Were you looking for just two words to describe the North Carolina duo’s sixth album, then reflective and introspective might well come to mind. Melancholic would be a good one too. It’s informed by the death of songwriter Andrew Marlin’s mother when he was 18, looking back on the impact it had on him and his father, but also addressing the need to let go of the past and find peace. As such, immersed in themes of loss and mortality, rarely does the pace rise above a torpor, the emotional resonances of the lyrics complemented by the low key arrangements founded on acoustic guitar and Emily Frantz’s aching fiddle.
‘Golden Embers’ sets the mood as Marling sings of ‘our girl’ being given a last ride in a Cadillac, of death “just like an old friend, kinder than expected” and how her memory “will ever shine like golden embers”. ‘The Wolves’ is marginally less musically enervated, mandolin dappling a steady drum beat on a song about the support and comfort of others, an open door offering protection from the wolves of grief, extending helping hands to “broken hearts beyond repair”.
‘Into The Sun’, sung by Frantz, finds the album soaring (of sorts) for the first time, although its countrified melody is still enrobed in sadness and regret, even as it the light offers release, the optimism mirrored by an electric guitar break.
Again sung by Frantz and led by mandolin and a shuffling drum beat, ‘Like You Used To’ is positively perky, drawing on their bluegrass roots on a lyric that echoes ‘The Wolves’ as she sings “put all your troubles right on me”, of taking “the pain away” and casting off the ball and chain of the past.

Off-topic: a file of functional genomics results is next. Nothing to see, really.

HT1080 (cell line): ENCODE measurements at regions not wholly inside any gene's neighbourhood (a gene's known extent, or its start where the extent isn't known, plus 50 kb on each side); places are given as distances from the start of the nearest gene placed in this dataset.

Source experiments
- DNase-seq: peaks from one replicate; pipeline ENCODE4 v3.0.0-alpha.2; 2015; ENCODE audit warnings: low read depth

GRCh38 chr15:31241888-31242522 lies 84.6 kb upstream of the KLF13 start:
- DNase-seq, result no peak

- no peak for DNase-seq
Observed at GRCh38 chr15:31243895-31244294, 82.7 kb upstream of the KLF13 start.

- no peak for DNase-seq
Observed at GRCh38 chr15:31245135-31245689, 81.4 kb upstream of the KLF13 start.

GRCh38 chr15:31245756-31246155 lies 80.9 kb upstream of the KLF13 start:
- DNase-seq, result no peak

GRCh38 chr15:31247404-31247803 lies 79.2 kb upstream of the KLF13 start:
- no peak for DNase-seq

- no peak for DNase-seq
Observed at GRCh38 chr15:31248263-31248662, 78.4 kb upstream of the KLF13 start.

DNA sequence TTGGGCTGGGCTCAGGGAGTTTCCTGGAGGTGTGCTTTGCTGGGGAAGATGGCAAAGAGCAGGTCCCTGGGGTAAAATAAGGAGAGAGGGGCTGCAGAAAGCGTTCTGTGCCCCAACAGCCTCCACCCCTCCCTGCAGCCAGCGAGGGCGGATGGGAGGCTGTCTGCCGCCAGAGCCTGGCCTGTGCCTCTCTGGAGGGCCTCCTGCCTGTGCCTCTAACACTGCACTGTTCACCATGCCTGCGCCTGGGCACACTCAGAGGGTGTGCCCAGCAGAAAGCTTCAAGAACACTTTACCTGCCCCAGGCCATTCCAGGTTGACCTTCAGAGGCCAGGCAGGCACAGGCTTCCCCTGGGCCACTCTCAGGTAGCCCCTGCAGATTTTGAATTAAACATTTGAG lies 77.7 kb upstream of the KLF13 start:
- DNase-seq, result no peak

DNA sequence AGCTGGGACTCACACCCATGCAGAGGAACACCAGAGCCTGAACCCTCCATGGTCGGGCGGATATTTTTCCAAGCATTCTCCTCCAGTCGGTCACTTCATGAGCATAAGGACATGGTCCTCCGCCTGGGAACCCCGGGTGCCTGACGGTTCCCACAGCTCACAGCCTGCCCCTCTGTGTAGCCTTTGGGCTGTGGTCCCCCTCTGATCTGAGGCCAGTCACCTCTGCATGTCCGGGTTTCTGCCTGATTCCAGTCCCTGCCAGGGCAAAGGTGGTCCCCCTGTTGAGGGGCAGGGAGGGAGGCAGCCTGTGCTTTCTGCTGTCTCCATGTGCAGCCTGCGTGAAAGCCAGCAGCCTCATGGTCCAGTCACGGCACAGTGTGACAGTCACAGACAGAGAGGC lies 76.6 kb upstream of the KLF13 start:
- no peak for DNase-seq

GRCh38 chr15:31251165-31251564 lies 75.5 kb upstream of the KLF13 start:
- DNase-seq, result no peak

If you can forgive the wince-inducing pun, ‘Mother Deer’, Marlin back on lead, has the air of a mountain spiritual in the tradition of the Louvins as he poignantly sings how “somewhere in a field of clover she waits for me”, a celebration of a love that will never fade.
Given what has gone before, ‘Lonely All The Time’ is positively jaunty, the pair duetting on a George Jones-like twangsome honky tonk waltzer, even if it’s lyrically steeped in the feeling that the ache and the shadows will never lift, that the same old empty house will greet him on his return. Even so, it holds the first indication of a desire to move on.
Featuring resonator guitar, it’s followed by the five-minute late night slow sad dance of ‘When She’s Feeling Blue’ that again speaks of the need for comfort when you’re down and of being the arms to enfold and ease the emptiness, but also suggests that we should not reach out to others only when we are at our lowest ebb, for how else can those dancing shoes find the rhythm of life.
The mid-tempo honky-tonk strum of ‘Late September’ returns specifically to his mother’s passing (“when it’s closing time in late September it’s hard to hide how much I miss her so”), but in evoking the passing of the seasons it also touches on the natural cycle of letting go and movng off, of finding release and catharsis as he sings “Darling I’ve been thinking/ Is it selfish pride that keeps a man from sharing all the tears he hides?”.
It’s twinned with the mandolin-strummed ‘Suspended In Heaven’, from which comes the album title, perfectly capturing that old time cowboy swayalong hymnal sound of the Louvins and Carter Family, as, more in joy and a faith-driven acceptance than sadness, Marlin sings “Mother is gone, her soul climbed the mountain/And leapt to the stars just a-singing and shoutin/She lives in the dust that shimmers and shines/And follows a pathway no mortal will climb” and how “We’ll see her pass by in the night sky a-glowing/And she’ll see the blue of the oceans rising”.
It ends on the fiddle waltzing ‘Time We Made Time’ with its recognition of the need to let the ghosts go, release the tucked away tears, talk about feelings, to heal and let the living back in, but also the peace of knowing that time and the memories it holds will “always be there when I’m lonesome and tell me just how I feel.”
Actually, I can think of another two words, graceful and consoling. Outstanding would be a good one too.
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‘Golden Embers’ – live in the studio: